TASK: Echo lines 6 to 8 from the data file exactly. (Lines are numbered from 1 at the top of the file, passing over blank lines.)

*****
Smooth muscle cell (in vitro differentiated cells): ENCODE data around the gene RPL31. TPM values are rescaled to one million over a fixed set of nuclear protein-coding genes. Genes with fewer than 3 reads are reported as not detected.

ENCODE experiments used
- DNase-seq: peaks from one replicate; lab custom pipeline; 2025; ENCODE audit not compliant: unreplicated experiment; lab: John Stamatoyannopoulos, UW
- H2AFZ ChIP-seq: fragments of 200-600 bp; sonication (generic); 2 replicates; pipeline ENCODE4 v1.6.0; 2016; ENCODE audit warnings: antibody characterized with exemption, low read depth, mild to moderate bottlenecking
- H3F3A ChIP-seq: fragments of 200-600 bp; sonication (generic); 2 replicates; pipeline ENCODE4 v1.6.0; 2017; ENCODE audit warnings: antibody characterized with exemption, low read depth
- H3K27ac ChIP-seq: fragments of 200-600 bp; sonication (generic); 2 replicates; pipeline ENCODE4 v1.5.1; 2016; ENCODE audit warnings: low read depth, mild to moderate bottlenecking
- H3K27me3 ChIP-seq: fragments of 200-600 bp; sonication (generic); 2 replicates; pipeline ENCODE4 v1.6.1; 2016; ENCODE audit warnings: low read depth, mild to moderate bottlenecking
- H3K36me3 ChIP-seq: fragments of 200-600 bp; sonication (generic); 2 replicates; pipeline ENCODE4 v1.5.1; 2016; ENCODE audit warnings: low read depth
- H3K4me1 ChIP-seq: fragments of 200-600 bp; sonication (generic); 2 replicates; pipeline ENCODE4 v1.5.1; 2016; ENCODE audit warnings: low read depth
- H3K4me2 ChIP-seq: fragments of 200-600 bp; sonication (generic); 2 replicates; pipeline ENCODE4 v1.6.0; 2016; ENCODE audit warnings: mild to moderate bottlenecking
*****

- H3K27ac ChIP-seq: fragments of 200-600 bp; sonication (generic); 2 replicates; pipeline ENCODE4 v1.5.1; 2016; ENCODE audit warnings: low read depth, mild to moderate bottlenecking
- H3K27me3 ChIP-seq: fragments of 200-600 bp; sonication (generic); 2 replicates; pipeline ENCODE4 v1.6.1; 2016; ENCODE audit warnings: low read depth, mild to moderate bottlenecking
- H3K36me3 ChIP-seq: fragments of 200-600 bp; sonication (generic); 2 replicates; pipeline ENCODE4 v1.5.1; 2016; ENCODE audit warnings: low read depth